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Blue Origin Says: SpaceX’s Starship Lander Too Complex & Risky

Credit: Blue Origin

In the wake of losing its protest over NASA’s decision to award the Human Landing System contract to SpaceX, Blue Origin has released an information graphic calling the Starship system “immensely complex & high risk.”

The comparison on the right shows the distance from the surface to the hatches of the two vehicles. The text from the infographic is reproduced below.


There are an unprecedented number of technologies, developments, and operations that have never been done before for Starship to land on the Moon. This includes developing Super Heavy – not only the largest launch vehicle stage ever produced, but one that has to be reusable – and Starship – the first ever reusable second stage. Then, the two systems must work together. A launch site in Boca Chica, Texas that has never conducted an orbital launch must demonstrate the ability to do so 7-11 times within 1-week increments. And cryogenic fluid transfer – a process that has also never been done – must work to refuel up to 100 MT of propellants from Starship to Starship that also requires development of a new tanker Starship variant. Finally, for just a single Starship lunar landing, this must all be done more than 10 times flawlessly. This is so that Starship can get to the surface and back with a single-stage ascent/descent vehicle, without dissimilar redundancy in abort engines.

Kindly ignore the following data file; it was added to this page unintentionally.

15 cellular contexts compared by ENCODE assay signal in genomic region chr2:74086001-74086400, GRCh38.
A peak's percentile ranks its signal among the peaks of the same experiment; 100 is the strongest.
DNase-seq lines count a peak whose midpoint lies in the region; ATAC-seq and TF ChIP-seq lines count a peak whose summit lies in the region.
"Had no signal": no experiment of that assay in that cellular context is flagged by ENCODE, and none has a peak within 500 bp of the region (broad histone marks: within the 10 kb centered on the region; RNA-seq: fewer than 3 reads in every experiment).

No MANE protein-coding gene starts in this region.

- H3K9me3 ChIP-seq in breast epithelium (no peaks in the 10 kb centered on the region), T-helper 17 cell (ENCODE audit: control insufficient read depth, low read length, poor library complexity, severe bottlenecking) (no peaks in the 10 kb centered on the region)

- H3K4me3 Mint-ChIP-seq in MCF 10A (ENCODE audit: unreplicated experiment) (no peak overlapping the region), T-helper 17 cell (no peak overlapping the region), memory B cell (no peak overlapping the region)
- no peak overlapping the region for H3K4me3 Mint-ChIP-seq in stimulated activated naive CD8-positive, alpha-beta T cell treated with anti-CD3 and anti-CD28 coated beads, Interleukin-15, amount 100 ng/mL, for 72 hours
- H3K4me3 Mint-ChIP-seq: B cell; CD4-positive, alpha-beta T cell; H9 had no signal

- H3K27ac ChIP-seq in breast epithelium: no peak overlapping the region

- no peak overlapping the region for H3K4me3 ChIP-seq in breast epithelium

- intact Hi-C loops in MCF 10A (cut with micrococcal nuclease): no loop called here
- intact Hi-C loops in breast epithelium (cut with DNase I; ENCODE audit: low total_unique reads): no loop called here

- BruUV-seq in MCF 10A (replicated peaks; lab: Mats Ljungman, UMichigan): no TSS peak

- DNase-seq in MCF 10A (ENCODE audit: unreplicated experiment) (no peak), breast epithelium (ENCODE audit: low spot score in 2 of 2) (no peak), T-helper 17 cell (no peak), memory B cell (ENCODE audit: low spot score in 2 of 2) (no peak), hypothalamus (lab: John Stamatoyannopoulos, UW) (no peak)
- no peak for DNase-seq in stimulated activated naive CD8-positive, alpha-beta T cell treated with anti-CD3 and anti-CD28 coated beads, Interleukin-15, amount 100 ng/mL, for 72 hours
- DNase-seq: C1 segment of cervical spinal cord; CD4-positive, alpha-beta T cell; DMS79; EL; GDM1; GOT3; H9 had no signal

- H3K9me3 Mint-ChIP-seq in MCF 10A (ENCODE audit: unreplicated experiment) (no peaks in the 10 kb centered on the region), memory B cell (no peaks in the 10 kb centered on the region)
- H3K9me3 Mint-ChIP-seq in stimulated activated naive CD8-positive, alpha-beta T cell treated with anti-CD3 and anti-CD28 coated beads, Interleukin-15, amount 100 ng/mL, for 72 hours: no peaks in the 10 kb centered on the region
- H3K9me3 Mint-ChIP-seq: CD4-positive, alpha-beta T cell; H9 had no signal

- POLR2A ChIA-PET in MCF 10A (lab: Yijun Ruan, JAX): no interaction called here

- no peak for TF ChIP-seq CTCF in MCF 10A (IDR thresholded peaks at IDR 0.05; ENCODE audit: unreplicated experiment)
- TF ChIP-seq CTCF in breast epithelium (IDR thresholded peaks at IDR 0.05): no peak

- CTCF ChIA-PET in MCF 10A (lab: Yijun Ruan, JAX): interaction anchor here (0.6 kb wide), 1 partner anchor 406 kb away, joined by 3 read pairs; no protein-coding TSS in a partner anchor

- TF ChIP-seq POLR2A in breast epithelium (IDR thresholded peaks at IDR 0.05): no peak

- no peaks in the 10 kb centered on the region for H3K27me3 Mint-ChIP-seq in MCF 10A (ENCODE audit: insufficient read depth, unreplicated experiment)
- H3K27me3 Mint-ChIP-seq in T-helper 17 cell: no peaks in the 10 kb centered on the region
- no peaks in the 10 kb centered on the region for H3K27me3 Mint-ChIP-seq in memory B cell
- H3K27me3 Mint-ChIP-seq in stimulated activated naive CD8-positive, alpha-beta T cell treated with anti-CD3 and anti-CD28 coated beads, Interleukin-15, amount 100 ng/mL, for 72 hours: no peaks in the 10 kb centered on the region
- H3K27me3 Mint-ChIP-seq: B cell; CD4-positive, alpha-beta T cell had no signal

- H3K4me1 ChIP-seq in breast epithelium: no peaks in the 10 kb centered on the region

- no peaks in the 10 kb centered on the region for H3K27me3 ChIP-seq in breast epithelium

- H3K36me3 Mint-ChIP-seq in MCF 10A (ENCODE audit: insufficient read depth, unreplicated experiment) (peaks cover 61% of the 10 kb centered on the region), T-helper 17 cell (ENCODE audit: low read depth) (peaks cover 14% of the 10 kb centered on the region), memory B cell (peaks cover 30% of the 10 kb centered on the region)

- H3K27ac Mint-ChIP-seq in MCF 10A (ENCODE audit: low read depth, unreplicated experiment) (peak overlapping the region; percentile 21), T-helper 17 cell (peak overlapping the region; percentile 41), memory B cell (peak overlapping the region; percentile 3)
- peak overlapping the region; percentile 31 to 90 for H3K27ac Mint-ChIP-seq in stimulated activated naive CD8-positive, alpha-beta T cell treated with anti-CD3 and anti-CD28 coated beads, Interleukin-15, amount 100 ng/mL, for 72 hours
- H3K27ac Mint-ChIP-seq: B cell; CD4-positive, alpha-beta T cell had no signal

The National Team’s architecture only requires three launches and is flexible to fly on multiple existing launch vehicles with far fewer in-space rendezvouses. Further, the system is entirely built on heritage systems and proven technologies that are flying today.

FROM NASA SOURCE SELECTION STATEMENT: “While I find the positive aspects of SpaceX’s technical approach to be notably thoughtful and meritorious, these aspects are, however, tempered by its complexity and relatively high-risk nature… I acknowledge the immense complexity and heightened risk associated with the very high number of events necessary to execute the front end of SpaceX’s mission, and this complexity largely translates into increased risk of operational schedule delays.”

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